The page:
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Ciena (NYSE:CIEN) Has A Rock Solid Balance Sheet

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The external fund manager backed by Berkshire Hathaway's Charlie Munger, Li Lu, makes no bones about it when he says 'The biggest investment risk is not the volatility of prices, but whether you will suffer a permanent loss of capital.' It's only natural to consider a company's balance sheet when you examine how risky it is, since debt is often involved when a business collapses. We note that Ciena Corporation (NYSE:CIEN) does have debt on its balance sheet. But should shareholders be worried about its use of debt?

What Risk Does Debt Bring?

Debt and other liabilities become risky for a business when it cannot easily fulfill those obligations, either with free cash flow or by raising capital at an attractive price. In the worst case scenario, a company can go bankrupt if it cannot pay its creditors. While that is not too common, we often do see indebted companies permanently diluting shareholders because lenders force them to raise capital at a distressed price. Of course, plenty of companies use debt to fund growth, without any negative consequences. When we examine debt levels, we first consider both cash and debt levels, together.

View our latest analysis for Ciena

What Is Ciena's Debt?

The chart below, which you can click on for greater detail, shows that Ciena had US$708.0m in debt in January 2021; about the same as the year before. However, it does have US$1.18b in cash offsetting this, leading to net cash of US$472.6m.

debt-equity-history-analysis
debt-equity-history-analysis

A Look At Ciena's Liabilities

Zooming in on the latest balance sheet data, we can see that Ciena had liabilities of US$684.8m due within 12 months and liabilities of US$915.6m due beyond that. Offsetting this, it had US$1.18b in cash and US$811.6m in receivables that were due within 12 months. So it can boast US$391.9m more liquid assets than total liabilities.

This surplus suggests that Ciena has a conservative balance sheet, and could probably eliminate its debt without much difficulty. Simply put, the fact that Ciena has more cash than debt is arguably a good indication that it can manage its debt safely.

Another good sign is that Ciena has been able to increase its EBIT by 26% in twelve months, making it easier to pay down debt. When analysing debt levels, the balance sheet is the obvious place to start. But ultimately the future profitability of the business will decide if Ciena can strengthen its balance sheet over time. So if you're focused on the future you can check out this free report showing analyst profit forecasts.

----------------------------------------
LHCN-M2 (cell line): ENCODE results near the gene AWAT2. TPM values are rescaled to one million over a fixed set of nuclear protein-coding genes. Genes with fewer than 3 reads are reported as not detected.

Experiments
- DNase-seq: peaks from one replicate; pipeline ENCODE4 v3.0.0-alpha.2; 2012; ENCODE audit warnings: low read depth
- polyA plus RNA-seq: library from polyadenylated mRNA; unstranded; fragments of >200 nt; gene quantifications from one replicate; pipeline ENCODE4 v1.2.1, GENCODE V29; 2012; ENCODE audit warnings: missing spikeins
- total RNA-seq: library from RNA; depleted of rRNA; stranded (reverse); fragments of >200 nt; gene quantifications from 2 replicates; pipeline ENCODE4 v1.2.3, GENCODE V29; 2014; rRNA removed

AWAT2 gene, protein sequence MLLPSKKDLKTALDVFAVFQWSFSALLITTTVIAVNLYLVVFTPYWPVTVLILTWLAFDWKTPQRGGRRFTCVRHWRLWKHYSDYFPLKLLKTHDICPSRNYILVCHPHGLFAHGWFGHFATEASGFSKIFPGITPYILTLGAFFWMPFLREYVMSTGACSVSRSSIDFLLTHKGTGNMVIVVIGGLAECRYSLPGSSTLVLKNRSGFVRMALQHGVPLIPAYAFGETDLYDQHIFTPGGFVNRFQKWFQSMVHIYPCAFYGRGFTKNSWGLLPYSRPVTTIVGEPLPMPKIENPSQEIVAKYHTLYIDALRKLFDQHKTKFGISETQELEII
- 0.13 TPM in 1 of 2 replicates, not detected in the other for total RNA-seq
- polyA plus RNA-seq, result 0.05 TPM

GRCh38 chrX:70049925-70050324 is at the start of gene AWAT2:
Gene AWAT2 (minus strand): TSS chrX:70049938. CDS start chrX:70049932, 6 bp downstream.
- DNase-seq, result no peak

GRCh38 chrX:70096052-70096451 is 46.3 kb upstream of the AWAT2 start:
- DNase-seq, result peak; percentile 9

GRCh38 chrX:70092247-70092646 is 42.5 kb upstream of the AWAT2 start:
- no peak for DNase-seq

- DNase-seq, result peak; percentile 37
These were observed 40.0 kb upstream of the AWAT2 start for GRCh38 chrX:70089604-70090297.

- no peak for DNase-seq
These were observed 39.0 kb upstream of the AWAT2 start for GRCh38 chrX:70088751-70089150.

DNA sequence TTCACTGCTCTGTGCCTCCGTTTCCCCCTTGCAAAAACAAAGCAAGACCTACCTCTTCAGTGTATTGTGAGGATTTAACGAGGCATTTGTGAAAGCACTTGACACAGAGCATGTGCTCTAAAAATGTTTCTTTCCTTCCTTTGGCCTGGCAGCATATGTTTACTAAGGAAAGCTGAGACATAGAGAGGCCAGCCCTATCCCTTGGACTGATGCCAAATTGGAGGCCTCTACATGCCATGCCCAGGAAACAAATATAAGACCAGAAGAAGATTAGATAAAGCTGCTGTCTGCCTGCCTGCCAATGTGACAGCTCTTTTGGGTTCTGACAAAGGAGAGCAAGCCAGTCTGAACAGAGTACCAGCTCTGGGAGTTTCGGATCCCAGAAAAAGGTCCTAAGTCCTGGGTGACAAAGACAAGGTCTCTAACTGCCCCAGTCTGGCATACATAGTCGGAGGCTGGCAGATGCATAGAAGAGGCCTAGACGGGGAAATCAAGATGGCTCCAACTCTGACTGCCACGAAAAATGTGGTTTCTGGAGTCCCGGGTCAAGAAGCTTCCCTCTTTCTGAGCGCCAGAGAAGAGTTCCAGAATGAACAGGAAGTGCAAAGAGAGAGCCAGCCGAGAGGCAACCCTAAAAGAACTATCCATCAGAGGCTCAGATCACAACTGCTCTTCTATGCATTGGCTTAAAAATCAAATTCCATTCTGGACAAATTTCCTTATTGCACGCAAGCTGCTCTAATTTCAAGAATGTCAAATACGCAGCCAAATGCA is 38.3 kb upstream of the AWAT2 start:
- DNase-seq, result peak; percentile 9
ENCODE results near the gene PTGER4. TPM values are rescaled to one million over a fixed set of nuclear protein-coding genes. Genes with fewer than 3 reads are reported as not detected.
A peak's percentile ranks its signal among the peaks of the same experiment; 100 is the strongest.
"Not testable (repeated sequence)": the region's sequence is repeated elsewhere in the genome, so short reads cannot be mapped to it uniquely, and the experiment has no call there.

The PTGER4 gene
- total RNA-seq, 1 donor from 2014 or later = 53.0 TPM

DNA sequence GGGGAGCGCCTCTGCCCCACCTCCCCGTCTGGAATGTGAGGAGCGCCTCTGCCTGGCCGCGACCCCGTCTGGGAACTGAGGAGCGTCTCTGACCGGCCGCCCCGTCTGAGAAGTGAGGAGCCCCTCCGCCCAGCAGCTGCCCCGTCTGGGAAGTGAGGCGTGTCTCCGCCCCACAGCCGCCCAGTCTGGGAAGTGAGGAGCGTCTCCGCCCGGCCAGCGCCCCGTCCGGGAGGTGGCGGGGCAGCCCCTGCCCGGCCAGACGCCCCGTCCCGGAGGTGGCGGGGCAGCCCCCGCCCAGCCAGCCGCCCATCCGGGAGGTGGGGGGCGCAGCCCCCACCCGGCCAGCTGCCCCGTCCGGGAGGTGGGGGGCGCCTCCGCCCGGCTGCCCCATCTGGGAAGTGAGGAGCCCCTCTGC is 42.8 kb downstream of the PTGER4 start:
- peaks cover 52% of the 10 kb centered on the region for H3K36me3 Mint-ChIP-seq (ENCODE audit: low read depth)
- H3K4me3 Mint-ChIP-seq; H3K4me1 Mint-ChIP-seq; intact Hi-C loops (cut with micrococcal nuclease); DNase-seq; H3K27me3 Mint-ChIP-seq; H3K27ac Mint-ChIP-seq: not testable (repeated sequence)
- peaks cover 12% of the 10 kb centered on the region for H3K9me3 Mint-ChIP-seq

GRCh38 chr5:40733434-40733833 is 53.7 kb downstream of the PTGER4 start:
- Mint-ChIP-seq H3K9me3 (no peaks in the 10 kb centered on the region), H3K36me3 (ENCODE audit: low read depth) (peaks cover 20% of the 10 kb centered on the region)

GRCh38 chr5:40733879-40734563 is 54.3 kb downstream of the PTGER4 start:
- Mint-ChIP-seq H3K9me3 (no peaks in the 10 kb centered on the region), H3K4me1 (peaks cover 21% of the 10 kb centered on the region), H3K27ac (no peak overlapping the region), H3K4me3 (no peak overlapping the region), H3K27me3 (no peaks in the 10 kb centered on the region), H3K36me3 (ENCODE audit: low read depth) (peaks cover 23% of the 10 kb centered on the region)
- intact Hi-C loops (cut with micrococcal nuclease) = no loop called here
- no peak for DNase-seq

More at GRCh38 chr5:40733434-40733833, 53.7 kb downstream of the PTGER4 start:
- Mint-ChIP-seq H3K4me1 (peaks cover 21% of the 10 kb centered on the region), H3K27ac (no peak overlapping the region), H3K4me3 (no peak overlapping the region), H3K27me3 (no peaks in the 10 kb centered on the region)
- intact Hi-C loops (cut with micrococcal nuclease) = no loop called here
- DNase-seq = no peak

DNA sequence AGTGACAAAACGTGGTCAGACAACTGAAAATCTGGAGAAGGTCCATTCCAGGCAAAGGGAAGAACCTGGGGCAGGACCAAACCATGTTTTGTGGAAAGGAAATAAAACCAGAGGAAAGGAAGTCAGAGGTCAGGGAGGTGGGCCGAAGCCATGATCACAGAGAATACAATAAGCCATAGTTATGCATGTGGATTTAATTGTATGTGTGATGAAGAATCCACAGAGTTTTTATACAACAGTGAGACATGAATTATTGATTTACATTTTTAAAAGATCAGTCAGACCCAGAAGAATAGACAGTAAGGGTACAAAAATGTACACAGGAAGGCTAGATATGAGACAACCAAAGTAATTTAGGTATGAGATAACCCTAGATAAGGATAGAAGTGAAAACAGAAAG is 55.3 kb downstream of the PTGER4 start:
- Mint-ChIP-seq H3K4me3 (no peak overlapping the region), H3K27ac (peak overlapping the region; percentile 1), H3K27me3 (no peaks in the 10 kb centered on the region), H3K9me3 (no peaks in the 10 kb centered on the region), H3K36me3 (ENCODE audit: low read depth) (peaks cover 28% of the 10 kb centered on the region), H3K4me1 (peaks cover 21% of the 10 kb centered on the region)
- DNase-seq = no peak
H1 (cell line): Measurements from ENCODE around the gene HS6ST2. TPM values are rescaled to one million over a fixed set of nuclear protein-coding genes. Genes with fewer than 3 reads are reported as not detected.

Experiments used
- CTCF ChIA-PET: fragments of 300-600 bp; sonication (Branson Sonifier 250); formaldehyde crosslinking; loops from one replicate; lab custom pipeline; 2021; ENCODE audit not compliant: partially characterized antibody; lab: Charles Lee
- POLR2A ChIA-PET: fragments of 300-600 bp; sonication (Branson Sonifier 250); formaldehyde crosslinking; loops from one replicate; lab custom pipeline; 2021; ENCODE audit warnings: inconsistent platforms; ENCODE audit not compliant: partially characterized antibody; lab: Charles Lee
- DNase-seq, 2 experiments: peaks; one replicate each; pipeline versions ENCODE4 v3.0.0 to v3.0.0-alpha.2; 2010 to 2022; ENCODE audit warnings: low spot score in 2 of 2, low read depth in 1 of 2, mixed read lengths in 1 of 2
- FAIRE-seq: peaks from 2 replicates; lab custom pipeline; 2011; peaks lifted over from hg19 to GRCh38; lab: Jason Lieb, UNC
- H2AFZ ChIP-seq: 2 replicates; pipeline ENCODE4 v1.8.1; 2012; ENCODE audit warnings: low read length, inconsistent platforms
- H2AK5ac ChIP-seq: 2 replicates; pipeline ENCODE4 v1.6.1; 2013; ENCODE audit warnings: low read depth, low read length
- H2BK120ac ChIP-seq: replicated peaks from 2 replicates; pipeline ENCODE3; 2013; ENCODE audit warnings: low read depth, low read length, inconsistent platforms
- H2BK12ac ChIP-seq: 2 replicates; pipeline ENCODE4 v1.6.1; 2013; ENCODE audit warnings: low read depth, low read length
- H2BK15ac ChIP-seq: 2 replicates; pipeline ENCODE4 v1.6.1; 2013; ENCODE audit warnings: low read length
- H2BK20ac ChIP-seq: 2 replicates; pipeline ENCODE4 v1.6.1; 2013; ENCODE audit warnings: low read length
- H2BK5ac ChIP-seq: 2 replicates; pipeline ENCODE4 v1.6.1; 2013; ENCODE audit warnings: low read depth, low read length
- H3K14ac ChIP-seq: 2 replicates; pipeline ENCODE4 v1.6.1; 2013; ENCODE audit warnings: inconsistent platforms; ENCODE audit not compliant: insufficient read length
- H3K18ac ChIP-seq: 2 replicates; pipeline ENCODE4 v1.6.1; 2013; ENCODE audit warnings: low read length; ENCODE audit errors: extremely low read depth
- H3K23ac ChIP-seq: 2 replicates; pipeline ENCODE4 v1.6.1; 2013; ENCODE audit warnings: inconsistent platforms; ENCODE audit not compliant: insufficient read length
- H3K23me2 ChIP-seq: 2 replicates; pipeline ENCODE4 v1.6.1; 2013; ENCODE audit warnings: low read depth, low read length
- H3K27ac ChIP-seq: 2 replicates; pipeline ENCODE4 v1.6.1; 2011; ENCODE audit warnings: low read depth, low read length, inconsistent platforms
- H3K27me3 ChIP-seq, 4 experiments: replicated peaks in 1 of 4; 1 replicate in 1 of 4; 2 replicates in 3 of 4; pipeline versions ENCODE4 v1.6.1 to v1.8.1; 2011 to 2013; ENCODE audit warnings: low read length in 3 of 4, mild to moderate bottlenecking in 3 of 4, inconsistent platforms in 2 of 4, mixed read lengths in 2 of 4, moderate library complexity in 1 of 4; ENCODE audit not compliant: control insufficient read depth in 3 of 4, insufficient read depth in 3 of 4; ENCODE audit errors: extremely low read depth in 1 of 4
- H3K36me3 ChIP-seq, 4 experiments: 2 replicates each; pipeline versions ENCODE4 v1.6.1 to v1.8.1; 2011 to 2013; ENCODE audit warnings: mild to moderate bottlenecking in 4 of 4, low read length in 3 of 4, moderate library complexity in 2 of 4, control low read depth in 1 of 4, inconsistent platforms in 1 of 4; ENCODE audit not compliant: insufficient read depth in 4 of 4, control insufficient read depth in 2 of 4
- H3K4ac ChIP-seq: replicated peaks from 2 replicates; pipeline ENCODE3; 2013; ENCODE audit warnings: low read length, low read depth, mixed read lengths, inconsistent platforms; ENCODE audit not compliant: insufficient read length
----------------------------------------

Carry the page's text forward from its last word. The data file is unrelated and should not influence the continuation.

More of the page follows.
Finally, a business needs free cash flow to pay off debt; accounting profits just don't cut it. Ciena may have net cash on the balance sheet, but it is still interesting to look at how well the business converts its earnings before interest and tax (EBIT) to free cash flow, because that will influence both its need for, and its capacity to manage debt. Over the most recent three years, Ciena recorded free cash flow worth 74% of its EBIT, which is around normal, given free cash flow excludes interest and tax. This free cash flow puts the company in a good position to pay down debt, when appropriate.

Summing up

While it is always sensible to investigate a company's debt, in this case Ciena has US$472.6m in net cash and a decent-looking balance sheet. And it impressed us with its EBIT growth of 26% over the last year. So is Ciena's debt a risk? It doesn't seem so to us. When analysing debt levels, the balance sheet is the obvious place to start. However, not all investment risk resides within the balance sheet - far from it. For example - Ciena has 1 warning sign we think you should be aware of.

If you're interested in investing in businesses that can grow profits without the burden of debt, then check out this free list of growing businesses that have net cash on the balance sheet.

This article by Simply Wall St is general in nature. It does not constitute a recommendation to buy or sell any stock, and does not take account of your objectives, or your financial situation. We aim to bring you long-term focused analysis driven by fundamental data. Note that our analysis may not factor in the latest price-sensitive company announcements or qualitative material. Simply Wall St has no position in any stocks mentioned.

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